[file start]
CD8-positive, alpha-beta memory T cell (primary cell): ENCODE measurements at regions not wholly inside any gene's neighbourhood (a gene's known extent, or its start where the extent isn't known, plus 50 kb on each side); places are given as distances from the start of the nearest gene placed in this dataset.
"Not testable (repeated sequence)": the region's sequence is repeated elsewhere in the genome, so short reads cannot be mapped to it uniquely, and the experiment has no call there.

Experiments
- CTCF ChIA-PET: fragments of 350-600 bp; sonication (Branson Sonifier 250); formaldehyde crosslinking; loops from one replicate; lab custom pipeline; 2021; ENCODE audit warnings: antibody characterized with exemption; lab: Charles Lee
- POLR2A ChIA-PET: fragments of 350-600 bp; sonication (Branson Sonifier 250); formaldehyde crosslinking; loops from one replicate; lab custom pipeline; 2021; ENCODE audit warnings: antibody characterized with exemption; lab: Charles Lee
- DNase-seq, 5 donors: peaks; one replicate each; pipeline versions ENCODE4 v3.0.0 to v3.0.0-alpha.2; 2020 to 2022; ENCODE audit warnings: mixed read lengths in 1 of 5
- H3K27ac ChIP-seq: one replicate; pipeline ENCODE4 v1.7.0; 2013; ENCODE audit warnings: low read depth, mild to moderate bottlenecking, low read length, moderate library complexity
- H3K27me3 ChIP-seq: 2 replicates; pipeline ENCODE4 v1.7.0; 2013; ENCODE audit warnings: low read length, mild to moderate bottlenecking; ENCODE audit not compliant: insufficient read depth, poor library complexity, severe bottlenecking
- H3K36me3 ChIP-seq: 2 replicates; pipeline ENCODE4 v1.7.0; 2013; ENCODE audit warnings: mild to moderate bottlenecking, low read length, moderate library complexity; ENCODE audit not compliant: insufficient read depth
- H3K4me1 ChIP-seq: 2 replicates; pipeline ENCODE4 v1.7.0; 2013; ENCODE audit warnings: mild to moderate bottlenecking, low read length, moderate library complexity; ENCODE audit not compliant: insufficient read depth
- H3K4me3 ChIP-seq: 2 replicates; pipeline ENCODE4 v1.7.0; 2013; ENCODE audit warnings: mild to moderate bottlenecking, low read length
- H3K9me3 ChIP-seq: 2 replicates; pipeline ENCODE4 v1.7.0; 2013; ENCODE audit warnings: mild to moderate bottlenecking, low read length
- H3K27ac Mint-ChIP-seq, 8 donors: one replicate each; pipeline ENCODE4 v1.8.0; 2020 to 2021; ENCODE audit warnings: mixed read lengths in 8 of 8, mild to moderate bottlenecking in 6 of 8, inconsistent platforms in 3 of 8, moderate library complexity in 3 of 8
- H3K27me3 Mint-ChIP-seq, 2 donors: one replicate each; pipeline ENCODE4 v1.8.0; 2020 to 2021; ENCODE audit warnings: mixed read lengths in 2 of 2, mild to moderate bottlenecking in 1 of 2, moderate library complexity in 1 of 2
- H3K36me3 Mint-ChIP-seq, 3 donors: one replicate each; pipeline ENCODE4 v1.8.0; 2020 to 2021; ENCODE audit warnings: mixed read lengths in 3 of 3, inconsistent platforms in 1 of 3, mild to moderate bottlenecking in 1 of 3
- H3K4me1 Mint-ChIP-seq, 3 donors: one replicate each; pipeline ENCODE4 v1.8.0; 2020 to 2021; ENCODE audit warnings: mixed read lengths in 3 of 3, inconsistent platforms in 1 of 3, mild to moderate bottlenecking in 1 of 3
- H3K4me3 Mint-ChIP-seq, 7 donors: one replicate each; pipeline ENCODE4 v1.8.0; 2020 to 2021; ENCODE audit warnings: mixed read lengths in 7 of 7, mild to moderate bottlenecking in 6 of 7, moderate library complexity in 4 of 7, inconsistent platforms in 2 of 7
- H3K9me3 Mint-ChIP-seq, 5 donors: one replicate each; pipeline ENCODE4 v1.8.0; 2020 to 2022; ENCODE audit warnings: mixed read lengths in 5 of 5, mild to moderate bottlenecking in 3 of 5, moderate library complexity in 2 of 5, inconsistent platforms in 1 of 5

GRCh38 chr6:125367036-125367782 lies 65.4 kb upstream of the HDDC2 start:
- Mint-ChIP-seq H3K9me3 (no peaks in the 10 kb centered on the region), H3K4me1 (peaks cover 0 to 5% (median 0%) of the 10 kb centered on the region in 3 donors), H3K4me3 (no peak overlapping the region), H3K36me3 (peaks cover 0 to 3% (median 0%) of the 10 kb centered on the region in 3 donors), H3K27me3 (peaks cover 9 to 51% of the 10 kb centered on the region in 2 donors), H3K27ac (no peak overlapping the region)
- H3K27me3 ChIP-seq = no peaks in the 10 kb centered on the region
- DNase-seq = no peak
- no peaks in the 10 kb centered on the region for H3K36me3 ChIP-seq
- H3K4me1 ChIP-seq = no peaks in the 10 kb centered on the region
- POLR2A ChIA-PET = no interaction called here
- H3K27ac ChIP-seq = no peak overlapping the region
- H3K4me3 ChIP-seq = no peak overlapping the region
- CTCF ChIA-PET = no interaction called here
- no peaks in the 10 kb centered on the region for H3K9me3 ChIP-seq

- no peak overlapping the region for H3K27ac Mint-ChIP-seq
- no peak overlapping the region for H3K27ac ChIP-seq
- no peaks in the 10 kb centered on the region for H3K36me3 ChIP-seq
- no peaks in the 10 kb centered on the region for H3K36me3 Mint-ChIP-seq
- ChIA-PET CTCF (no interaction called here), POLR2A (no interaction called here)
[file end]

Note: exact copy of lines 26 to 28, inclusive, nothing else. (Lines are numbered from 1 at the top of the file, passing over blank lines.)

- H3K27ac ChIP-seq = no peak overlapping the region
- H3K4me3 ChIP-seq = no peak overlapping the region
- CTCF ChIA-PET = no interaction called here